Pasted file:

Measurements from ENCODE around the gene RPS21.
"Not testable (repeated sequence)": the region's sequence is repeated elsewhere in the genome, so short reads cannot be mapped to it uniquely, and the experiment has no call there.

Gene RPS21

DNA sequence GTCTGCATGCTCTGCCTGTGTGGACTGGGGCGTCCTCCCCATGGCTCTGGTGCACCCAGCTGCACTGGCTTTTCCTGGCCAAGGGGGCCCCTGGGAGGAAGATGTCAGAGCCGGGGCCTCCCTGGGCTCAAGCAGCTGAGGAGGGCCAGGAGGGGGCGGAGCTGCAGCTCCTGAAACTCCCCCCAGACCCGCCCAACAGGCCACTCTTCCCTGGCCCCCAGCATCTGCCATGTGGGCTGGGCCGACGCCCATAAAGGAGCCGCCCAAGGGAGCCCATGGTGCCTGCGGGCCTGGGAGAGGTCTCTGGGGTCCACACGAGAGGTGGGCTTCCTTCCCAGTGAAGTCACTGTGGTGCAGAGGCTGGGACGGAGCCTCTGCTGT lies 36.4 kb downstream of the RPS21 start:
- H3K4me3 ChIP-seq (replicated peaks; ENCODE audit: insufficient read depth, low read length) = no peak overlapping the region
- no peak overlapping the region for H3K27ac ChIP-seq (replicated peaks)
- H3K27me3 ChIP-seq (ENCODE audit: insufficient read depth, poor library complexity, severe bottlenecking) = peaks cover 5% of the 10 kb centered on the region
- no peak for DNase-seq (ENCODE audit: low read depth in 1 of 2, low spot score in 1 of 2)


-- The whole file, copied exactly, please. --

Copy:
Measurements from ENCODE around the gene RPS21.
"Not testable (repeated sequence)": the region's sequence is repeated elsewhere in the genome, so short reads cannot be mapped to it uniquely, and the experiment has no call there.

Gene RPS21

DNA sequence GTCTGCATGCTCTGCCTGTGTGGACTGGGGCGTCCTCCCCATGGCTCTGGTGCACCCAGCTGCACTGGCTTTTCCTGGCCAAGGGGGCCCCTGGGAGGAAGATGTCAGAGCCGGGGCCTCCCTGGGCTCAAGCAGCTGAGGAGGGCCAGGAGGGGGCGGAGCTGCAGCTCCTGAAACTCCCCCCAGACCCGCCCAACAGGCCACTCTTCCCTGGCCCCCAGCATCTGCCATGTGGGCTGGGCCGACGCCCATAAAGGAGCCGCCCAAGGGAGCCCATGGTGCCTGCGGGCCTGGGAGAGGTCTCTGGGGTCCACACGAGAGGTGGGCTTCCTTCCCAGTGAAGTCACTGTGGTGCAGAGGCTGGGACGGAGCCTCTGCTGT lies 36.4 kb downstream of the RPS21 start:
- H3K4me3 ChIP-seq (replicated peaks; ENCODE audit: insufficient read depth, low read length) = no peak overlapping the region
- no peak overlapping the region for H3K27ac ChIP-seq (replicated peaks)
- H3K27me3 ChIP-seq (ENCODE audit: insufficient read depth, poor library complexity, severe bottlenecking) = peaks cover 5% of the 10 kb centered on the region
- no peak for DNase-seq (ENCODE audit: low read depth in 1 of 2, low spot score in 1 of 2)